JAZZ by Toni Morrison

This book is all about love triangles. There’s a married couple and the guy cheats with a young girl then kills her for cheating on him. Then the woman goes to the funeral and stabs her in the casket (“kills a dead girl,” as Toni Morrison writes). The rest of the book considers why he did it and why she did it and who everyone is and where they come from.

Both the husband and wife are cool, but I liked the girl’s best friend the most. She hangs around the married couple at the end of the book and thinks about everything that went down. She feels betrayed by the friend because of how she turned her attention to the husband and a younger guy she deals with. And, of course, that young guy sucks and the young girl is hoping he will love her or step up for her or appreciate her and he doesn’t. It’s really only the friend who would admit or even know such a thing because both her romantic relationships were hidden.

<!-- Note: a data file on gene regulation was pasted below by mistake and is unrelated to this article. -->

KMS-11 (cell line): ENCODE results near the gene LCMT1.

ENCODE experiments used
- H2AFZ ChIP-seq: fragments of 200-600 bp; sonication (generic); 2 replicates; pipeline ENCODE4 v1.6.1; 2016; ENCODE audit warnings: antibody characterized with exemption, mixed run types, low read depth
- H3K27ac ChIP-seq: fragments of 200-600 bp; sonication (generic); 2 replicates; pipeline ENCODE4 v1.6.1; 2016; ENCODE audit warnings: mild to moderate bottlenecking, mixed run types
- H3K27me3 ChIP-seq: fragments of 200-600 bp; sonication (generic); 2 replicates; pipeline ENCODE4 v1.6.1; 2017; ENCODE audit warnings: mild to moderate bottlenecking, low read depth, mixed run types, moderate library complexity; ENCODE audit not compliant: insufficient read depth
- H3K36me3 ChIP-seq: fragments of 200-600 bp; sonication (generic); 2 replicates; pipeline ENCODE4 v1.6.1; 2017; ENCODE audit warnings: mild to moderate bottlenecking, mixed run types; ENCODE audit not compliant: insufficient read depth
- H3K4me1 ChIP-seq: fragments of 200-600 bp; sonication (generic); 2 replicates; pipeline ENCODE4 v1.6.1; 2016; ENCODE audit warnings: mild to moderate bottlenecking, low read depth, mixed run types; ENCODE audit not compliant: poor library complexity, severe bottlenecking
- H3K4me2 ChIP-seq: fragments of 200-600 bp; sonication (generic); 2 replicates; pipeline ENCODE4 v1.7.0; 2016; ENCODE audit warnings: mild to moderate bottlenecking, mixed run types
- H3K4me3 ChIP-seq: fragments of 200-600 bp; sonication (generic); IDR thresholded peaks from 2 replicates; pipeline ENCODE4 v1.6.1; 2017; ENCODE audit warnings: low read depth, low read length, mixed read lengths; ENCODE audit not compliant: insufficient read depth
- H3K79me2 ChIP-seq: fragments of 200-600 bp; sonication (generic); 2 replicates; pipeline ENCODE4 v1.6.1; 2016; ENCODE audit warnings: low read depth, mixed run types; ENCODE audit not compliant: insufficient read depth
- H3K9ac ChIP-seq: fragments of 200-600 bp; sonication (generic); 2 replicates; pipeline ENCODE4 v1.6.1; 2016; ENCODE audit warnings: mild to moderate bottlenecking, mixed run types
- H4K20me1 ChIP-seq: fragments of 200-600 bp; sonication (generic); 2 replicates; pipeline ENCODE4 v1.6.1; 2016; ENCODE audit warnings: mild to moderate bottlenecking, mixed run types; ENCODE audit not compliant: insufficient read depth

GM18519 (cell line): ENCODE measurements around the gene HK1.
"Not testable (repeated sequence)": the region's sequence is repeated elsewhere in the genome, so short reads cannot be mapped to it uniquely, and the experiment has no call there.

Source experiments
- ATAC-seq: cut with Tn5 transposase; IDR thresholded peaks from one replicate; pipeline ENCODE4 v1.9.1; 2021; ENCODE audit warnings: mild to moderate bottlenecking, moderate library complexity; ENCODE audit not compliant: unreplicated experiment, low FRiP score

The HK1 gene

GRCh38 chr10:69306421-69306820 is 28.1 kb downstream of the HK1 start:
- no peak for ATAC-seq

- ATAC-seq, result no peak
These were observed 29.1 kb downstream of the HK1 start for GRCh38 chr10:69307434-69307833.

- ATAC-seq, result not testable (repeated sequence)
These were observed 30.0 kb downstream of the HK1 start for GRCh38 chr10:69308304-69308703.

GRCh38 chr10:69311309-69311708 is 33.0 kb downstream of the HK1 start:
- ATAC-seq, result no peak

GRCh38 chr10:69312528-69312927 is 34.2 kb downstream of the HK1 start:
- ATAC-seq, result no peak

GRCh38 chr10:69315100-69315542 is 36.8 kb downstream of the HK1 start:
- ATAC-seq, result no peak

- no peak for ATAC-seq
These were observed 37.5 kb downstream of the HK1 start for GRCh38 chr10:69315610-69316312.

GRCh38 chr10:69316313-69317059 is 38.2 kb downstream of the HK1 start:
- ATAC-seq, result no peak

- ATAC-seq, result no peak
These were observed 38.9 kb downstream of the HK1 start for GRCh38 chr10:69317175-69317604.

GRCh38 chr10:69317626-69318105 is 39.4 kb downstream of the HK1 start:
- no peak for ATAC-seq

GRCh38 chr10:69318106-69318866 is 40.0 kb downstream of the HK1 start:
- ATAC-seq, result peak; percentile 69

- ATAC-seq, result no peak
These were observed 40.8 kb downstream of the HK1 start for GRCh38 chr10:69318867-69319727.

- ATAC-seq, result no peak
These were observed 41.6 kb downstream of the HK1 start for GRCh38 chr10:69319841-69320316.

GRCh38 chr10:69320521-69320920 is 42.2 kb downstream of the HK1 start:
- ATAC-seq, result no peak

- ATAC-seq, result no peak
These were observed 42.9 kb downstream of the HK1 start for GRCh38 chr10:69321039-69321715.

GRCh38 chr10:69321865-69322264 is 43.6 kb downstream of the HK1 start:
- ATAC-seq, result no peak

It’s the friend’s explanation of things that clarify those kinds of problems and secrets and solutions. Feels like she knows the most even if she seems disloyal to the friend for being jealous or mad at her or blaming her for what happened. She hates that her friend didn’t return a ring she borrowed before she died and that her last words were about the married guy, who shoots her for being at a party with the young guy. The love triangle between the two girl friends and whoever the one girl is dating is unsettled and raw and real.


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